MK: Well, I’m really excited, because I know it got five nominations. I know that’s a lot. I’m excited, because I think the people that got nominated really deserve it, like Andy Garcia. I think he deserves that award, because he got so involved in the character. You could actually see the General through his eyes. I’m feeling so lucky to be in such a big movie for Mexico, because it was the most successful in the box office here in Mexico, the most watched movie in the history of Mexican cinema. It was just a great experience. I learned so much. It was my best school of acting, because Andy Garcia and Peter O’Toole taught me personal experiences and gave me personal tips. It was just great.
AG: With all of the controversy surrounding Mexico, how important do you think it is for a movie like this to come out? What misconceptions of Mexico are there in Hollywood that would love to be set straight?
MK: In Hollywood, mostly there are not a lot of Mexican movies. This movie wasn’t that successful in the United States, but I think it’s one of those movies that leaves a mark in people’s hearts. It has a really strong message. I think it’s one of those movies you don’t see a lot anymore, because you have something behind that is a lot of message and a lot of story behind it. It actually happened. It was just so great, the experience of filming it, so I’m really glad the DVD is finally coming out. People can see this story over and over again, and I can watch it at my house, too (laughs). It was just amazing, the whole experience, since I got the casting call all that way up until now.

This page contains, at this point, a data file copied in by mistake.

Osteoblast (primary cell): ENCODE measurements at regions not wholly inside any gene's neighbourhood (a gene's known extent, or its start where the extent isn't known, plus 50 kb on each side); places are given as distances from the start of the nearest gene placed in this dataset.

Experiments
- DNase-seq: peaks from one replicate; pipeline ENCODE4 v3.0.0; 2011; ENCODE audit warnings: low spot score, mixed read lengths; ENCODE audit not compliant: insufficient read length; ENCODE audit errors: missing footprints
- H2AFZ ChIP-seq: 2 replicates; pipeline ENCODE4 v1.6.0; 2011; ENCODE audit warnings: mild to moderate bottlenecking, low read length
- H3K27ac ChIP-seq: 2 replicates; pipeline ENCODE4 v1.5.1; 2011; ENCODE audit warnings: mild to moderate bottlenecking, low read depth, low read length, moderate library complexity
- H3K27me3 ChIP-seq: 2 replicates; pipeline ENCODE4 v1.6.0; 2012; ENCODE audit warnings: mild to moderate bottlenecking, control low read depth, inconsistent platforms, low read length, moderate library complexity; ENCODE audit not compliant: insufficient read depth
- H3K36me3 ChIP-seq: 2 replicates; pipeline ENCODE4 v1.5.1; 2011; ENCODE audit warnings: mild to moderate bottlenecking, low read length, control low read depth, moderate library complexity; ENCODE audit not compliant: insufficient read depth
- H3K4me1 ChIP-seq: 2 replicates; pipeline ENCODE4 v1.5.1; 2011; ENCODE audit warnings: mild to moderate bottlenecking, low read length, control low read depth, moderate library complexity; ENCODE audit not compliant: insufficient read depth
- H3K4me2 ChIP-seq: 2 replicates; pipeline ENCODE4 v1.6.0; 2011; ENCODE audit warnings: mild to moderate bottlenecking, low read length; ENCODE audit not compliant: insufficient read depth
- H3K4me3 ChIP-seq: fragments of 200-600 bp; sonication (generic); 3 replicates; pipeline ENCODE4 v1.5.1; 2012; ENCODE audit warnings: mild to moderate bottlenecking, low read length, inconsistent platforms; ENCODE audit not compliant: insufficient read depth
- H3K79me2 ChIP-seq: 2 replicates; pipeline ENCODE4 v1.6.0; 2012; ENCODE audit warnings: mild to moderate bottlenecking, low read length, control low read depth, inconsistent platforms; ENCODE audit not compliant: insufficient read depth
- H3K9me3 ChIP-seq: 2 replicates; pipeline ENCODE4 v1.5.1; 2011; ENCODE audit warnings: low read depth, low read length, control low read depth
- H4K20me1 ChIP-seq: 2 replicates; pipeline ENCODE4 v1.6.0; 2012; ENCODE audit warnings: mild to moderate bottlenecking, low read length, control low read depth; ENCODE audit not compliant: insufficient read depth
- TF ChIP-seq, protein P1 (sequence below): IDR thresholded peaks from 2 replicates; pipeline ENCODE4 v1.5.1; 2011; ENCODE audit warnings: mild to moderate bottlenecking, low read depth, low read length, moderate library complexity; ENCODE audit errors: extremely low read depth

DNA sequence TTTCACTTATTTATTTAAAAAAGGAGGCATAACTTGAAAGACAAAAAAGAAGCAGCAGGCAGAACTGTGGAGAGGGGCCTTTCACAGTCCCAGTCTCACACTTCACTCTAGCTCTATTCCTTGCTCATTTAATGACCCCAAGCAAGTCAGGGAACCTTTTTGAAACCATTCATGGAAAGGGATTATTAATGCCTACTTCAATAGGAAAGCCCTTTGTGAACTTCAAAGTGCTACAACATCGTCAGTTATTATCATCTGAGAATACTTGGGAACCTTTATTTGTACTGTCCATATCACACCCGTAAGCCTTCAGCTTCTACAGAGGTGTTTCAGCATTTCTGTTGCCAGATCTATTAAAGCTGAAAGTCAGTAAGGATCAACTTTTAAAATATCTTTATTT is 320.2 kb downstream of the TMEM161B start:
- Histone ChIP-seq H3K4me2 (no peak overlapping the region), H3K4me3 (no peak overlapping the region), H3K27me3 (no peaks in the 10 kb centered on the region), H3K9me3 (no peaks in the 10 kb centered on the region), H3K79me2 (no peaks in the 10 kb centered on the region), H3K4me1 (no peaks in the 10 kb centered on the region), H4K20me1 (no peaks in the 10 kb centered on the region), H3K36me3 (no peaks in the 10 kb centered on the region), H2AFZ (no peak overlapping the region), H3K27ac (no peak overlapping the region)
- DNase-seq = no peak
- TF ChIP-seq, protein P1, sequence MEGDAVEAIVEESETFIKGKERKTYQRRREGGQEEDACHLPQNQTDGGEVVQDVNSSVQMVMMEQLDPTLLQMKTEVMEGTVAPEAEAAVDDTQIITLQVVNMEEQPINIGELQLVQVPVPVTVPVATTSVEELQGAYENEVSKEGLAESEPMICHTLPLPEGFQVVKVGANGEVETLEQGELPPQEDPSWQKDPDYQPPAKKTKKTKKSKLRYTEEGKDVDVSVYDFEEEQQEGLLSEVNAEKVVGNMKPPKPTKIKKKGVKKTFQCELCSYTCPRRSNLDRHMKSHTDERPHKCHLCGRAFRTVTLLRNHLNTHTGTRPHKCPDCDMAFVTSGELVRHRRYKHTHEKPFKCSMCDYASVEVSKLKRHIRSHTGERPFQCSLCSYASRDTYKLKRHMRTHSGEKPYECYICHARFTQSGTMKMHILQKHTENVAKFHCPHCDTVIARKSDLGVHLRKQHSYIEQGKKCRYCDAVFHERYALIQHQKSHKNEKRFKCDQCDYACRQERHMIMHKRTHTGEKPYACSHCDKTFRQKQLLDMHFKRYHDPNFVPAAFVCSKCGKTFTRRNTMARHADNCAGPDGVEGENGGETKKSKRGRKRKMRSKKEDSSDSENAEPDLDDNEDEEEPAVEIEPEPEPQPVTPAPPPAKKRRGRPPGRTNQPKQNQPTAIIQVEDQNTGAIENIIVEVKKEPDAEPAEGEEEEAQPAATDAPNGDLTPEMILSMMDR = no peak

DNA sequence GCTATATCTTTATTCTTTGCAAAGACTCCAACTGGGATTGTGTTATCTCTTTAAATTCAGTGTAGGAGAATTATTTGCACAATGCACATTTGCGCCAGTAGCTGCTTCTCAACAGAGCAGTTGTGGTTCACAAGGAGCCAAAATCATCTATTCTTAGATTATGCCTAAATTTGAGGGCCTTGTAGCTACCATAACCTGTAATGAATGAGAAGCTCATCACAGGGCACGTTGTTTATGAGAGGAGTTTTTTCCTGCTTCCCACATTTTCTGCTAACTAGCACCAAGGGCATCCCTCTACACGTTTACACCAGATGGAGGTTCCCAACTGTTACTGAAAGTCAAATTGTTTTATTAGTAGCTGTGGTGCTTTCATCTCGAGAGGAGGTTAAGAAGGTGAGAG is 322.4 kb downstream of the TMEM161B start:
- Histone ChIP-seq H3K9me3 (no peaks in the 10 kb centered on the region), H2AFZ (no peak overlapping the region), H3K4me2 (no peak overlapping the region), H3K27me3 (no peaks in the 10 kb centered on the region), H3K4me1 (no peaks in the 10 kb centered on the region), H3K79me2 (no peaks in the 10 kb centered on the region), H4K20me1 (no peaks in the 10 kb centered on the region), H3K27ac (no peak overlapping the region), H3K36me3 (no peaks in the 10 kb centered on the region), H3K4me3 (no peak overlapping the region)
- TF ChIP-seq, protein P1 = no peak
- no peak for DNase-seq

AG: Any last words for the readers about yourself or the movie?
MK: There is actually something funny that happened on set, and the scene got cut from the movie. They’re probably going to put it on the DVD. Andy Garcia throws me a gun in a scene, and I needed to catch it. I was looking the other way when he threw me the gun, so when I look up, the gun lands on my nose. It was so heavy! It was made of metal, so my nose cracked open. It was really cool, though, because now I have a scar on my nose that I can say Andy Garcia gave to me!